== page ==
We’ve all been told at one time or another that procrastination is a bad habit and creates more pressure for us to get things done on time. While it is easy to get caught up in something much more exciting than writing a 30-page term paper, the consequences of putting off the task may contribute to more than just increase pressure to get it done on time; it may be putting your health at risk. According to the Association for Psychological Science, “a recent study indicates that chronic procrastination may make people more vulnerable to serious health conditions, like cardiovascular disease and hypertension.”
No matter the age, race, education level, or individual personality factors, researchers found that the correlation between hypertension and cardiovascular disease is prevalent among procrastinators. While procrastination itself may not directly cause these two health conditions, it does contribute to other factors that can have an effect on your health.
The number one factor resulting from procrastination is stress. Putting off a task until the last minute increases pressure to get the job done on time, and ultimately, increases the stress you feel. Most often, we procrastinate on the tasks that are most stressful in an effort to cope with the stress, which only further increases the stress we feel. This causes us to lengthen the time we feel stressed and leaves us with even less time to finish the task at hand.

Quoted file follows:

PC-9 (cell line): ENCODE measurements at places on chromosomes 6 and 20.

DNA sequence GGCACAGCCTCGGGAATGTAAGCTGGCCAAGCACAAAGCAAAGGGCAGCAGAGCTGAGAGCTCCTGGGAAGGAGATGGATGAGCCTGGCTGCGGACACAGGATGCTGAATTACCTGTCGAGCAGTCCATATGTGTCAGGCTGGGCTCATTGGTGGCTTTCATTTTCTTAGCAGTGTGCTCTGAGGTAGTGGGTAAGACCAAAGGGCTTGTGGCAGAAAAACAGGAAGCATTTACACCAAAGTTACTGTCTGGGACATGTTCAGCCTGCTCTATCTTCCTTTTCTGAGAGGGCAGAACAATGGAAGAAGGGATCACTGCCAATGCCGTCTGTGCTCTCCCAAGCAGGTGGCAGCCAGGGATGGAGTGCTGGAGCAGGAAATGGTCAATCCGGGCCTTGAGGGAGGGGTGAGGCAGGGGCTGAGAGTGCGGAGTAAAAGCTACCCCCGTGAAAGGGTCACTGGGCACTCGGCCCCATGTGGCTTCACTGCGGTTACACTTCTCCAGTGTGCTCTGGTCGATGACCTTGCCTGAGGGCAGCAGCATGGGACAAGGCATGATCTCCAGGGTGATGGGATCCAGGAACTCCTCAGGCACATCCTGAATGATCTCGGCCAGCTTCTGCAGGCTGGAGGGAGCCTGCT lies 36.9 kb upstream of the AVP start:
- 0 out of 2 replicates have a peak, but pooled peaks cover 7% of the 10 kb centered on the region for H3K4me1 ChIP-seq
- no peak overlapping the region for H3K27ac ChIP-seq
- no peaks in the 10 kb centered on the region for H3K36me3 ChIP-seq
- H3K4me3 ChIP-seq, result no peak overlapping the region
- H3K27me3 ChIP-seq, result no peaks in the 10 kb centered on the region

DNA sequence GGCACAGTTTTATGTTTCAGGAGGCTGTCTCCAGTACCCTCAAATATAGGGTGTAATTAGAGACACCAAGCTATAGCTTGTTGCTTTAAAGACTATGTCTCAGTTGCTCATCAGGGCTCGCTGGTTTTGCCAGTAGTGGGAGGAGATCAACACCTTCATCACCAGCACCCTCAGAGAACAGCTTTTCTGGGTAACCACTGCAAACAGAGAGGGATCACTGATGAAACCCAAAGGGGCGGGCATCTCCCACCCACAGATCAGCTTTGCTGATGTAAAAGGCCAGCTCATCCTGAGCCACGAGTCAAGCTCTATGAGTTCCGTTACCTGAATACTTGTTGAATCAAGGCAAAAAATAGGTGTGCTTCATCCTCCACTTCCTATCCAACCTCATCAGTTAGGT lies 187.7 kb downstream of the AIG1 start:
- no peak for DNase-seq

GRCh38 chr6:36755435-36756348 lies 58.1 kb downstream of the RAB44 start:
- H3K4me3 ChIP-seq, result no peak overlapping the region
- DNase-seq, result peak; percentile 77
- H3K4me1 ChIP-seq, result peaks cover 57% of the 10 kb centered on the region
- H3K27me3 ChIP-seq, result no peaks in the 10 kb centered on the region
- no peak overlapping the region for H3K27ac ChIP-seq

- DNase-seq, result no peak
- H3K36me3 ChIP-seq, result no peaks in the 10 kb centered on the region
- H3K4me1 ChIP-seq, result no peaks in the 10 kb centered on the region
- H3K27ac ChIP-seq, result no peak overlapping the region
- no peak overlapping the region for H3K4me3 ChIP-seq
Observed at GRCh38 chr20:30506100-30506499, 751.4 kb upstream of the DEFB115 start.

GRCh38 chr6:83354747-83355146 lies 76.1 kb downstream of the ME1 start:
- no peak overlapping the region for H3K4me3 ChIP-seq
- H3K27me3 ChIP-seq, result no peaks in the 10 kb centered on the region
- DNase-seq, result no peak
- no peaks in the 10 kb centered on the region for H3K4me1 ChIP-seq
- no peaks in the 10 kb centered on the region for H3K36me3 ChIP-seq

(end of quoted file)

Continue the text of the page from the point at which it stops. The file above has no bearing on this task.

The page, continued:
The additional stress can lead to negative psychological impacts and causes us to become more vulnerable to illness. Chronic procrastination has also been previously linked to stress-related health problems like headaches, insomnia, digestive issues, and colds and cases of flu. As you might have guessed, when we procrastinate, we are more likely to avoid regular exercise and going to the doctors, further increasing the likelihood of getting sick.
Psychological scientist Fuschia Sirois conducted the study of trait procrastination and discovered that procrastinators tend to develop two coping strategies: behavioral disengagement and self-blame. These two strategies may further lead to heightened stress and contribution to poor health.
This coping strategy is used by chronic procrastinators as a means of distancing themselves from a given problem. This is by no means a healthy coping mechanism and does not allow procrastinators to effectively manage stress.
Procrastinators know it isn’t in their best interest to procrastinate and realize that it is a bad habit. In turn, they feel bad about themselves and elevate their stress levels.
While procrastination is not directly linked to hypertension and heart problems, it contributes to stress and creates a domino effect of health issues that can result in further issues down the road.